Myanmar, the country formerly known as Burma, is currently making its big debut on the world stage after years of isolation. The military junta has chilled out, Nobel-prize winning activist Aung San Suu Kyi has been released from her decades-long house arrest, and adventurous travelers, myself and Obama included (seriously dude, stop stealing my itineraries), are filling up the few hotels across the Southeast Asian wonderland.
The people seem to be embracing this moment in their history. Walking through the colorfully cobbled streets of Yangon, I was met with only the warmest curiosity.
Even the monks were relishing the spotlight, as they sashayed along the white marble of the brilliant Shwedegon pagoda or sat in the shade, smiling with a look so cool it must be nirvana. And why not? They were in the presence of this crown jewel of a stupa that ignites a primal awe even in non-believers. As the skies grayed, its golden warmth only grew.
Miniature monks and nuns — kids who are serving a year or so at the monasteries in return for a good education — also strutted around, engaging me. I was most fascinated by the girl nuns with shaved heads and carnation pink robes, giggling bashfully and sticking out their tongues at me.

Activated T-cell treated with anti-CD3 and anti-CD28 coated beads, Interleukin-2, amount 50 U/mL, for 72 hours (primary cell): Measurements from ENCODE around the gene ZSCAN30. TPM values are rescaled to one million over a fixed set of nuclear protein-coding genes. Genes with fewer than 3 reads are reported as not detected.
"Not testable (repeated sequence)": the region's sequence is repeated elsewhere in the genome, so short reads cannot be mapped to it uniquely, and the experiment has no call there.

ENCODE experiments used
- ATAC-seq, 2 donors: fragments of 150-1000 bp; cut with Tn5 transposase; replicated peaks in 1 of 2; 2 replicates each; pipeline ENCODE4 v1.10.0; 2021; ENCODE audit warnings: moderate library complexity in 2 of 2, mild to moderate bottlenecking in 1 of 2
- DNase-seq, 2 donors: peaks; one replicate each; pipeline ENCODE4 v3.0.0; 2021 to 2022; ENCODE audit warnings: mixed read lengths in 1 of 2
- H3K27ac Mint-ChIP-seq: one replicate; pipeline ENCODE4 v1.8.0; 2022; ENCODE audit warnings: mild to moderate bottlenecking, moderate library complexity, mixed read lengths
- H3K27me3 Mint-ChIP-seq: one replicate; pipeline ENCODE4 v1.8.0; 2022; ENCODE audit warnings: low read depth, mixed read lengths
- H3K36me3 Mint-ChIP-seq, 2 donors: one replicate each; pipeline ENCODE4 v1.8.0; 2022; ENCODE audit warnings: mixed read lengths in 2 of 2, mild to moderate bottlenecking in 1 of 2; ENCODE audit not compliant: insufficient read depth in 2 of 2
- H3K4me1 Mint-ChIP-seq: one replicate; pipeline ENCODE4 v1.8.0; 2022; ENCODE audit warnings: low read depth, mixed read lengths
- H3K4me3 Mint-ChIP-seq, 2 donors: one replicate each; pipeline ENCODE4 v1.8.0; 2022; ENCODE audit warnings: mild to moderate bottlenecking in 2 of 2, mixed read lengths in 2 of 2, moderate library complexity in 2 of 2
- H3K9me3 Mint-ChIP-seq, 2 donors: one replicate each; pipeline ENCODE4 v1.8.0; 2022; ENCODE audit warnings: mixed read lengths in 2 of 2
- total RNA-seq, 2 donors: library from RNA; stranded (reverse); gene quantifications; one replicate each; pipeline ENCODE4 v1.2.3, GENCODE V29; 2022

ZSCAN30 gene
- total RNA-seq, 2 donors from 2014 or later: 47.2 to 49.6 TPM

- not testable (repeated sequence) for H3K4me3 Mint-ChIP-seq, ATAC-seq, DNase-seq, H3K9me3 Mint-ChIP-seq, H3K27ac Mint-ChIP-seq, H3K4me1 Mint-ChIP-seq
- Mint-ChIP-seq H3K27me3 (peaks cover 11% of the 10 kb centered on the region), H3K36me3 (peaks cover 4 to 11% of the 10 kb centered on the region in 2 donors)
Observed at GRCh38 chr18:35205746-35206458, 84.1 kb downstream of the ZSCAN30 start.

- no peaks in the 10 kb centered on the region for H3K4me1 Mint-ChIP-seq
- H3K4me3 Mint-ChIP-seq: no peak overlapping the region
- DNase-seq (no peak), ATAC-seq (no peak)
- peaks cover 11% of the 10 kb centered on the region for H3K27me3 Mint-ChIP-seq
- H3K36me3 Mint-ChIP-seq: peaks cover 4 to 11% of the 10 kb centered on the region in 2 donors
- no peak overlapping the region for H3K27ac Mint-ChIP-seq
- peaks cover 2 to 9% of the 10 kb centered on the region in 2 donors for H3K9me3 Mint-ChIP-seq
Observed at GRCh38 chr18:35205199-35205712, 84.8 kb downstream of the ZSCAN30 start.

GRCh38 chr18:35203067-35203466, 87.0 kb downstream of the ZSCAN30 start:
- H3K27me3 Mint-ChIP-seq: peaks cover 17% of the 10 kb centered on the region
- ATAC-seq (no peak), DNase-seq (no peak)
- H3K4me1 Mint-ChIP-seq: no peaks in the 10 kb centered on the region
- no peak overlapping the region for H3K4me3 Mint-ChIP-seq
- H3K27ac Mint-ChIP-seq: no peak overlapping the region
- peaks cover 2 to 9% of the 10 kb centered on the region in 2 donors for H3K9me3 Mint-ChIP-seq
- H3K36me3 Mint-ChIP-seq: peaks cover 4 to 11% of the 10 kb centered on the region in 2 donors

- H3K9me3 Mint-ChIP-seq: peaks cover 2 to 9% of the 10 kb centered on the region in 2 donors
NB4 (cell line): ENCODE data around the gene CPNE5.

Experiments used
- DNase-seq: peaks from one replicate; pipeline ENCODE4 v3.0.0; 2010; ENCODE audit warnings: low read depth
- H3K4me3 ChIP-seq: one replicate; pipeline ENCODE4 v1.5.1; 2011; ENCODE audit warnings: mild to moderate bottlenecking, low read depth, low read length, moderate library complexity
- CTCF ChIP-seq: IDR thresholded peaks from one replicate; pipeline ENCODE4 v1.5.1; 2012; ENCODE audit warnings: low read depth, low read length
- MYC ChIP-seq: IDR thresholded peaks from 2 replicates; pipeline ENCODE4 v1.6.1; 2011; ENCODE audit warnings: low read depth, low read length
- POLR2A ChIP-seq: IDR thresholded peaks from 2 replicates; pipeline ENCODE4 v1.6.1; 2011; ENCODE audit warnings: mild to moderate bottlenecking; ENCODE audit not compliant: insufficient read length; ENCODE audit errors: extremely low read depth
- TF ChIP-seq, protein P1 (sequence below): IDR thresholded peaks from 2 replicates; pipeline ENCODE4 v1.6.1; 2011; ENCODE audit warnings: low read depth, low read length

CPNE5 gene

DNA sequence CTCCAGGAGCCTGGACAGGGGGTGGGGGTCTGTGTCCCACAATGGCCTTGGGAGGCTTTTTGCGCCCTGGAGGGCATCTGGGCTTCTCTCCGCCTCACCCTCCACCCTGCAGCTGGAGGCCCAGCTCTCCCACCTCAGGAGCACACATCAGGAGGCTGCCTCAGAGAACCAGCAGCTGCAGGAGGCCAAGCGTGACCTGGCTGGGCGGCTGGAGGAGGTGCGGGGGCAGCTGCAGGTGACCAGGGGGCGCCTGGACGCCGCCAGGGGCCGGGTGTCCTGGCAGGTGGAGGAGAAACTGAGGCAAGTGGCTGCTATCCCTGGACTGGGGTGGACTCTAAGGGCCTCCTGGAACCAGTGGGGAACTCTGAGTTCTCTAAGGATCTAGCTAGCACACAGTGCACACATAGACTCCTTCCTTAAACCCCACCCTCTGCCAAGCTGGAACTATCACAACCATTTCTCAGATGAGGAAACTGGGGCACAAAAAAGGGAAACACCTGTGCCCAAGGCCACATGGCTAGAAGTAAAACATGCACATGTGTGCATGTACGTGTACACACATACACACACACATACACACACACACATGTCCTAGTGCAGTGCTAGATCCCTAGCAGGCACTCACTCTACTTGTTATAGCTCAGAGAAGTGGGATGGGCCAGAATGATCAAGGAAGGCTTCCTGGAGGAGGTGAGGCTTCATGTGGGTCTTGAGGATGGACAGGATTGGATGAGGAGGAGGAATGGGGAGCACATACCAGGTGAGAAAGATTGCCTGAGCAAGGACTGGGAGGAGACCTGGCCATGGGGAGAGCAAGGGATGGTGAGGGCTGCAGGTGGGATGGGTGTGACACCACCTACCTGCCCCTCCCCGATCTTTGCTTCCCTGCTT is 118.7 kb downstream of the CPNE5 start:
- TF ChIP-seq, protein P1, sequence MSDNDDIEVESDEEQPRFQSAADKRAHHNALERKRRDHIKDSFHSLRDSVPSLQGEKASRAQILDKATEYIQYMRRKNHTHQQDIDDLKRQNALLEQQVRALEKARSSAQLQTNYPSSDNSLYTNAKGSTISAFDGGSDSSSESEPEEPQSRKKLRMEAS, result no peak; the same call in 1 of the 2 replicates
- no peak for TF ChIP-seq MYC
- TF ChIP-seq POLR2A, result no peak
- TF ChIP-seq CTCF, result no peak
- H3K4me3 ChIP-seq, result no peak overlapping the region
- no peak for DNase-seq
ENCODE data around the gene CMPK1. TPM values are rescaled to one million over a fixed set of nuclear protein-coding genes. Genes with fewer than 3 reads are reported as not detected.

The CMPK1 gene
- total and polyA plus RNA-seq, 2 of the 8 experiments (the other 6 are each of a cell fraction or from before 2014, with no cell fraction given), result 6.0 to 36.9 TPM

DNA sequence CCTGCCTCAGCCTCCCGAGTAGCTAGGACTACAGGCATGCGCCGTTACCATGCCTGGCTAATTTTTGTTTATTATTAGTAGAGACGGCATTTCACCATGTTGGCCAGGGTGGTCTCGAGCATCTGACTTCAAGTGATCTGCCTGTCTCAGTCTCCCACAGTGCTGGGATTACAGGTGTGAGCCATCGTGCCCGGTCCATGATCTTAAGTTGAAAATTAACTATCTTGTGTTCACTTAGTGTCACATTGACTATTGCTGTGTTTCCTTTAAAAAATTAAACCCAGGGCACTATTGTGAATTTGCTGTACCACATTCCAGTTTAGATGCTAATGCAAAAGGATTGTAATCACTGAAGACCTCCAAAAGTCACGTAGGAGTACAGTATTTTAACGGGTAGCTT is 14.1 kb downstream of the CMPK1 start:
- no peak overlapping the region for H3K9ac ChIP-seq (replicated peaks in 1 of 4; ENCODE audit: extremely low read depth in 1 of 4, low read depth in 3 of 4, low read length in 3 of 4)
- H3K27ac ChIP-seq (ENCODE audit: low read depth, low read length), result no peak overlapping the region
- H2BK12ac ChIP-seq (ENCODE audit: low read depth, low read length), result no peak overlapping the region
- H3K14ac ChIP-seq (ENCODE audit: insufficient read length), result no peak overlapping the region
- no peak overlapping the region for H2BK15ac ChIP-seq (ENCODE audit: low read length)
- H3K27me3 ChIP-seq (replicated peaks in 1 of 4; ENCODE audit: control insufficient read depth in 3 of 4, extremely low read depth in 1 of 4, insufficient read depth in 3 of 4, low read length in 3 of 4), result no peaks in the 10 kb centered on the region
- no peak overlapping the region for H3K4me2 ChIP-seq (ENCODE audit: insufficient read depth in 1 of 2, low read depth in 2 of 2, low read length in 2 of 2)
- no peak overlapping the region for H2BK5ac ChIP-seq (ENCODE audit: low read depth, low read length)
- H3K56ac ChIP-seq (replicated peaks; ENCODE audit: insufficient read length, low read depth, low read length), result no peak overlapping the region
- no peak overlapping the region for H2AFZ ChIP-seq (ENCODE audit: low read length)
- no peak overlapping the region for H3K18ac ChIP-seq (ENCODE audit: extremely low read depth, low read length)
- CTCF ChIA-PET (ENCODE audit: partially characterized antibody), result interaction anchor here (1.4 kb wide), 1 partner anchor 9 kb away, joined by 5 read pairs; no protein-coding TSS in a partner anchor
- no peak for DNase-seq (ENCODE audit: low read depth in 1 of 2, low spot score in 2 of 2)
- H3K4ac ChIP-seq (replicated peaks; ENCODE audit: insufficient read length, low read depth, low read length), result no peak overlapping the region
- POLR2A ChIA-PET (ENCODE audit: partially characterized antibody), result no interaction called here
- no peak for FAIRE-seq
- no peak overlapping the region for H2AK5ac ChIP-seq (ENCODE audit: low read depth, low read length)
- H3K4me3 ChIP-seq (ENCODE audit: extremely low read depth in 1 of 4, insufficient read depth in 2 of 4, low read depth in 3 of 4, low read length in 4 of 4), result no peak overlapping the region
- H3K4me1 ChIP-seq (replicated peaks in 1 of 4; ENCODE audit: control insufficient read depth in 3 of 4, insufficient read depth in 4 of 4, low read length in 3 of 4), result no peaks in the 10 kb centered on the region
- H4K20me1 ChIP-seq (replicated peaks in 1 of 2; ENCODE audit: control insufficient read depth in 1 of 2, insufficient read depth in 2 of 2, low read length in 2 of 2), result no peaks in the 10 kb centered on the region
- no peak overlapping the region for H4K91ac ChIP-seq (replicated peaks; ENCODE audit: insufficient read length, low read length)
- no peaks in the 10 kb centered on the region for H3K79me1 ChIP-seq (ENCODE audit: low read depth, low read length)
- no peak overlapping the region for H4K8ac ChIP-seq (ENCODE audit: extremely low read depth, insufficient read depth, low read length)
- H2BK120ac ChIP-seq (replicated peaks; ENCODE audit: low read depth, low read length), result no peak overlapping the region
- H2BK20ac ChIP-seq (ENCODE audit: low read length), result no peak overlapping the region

The pint-size and fully-grown Buddhists devotees were everywhere. Lo-fi loudspeakers blasted the monotone chants incessantly, from 4:30 a.m. to 9 p.m. with countless intervals in between. Buddhism here proved so inescapable, it bordered on oppressive.
I was up for one of those 4:30 a.m. chants in Bagan, where the only way out to the vast field of brick pagodas at that hour was by horse-drawn carriage. We made it, albeit slowly, and from our perch on the 11th to 13th century ruins we could make out the pre-dawn glimmers of golden pagodas far off in the distance.
Then we heard a deep, primordial sound — an unbroken “om” from the bellies of hundreds of monks. The nearest active temple must have been more than a mile away, and yet here we were, ingesting this sound too ancient to be credited to humanity.
The sun rose, the sound evaporated. We moved on to Inle Lake.
The boatmen and passing moms on bicycles gave us the same warm welcome. The entire landscape was painted in an invigorating palette. The betel red huts and teak temples floated on the lake as white clouds enveloped the sky and caressed the brooding blue hills. At this time of year, the rice shoots were an electric green piercing against all the heavily saturated burgundies. We took it in, had some coffee, read Orwell’s Burmese Days, and wrote about the journey behind and ahead of us.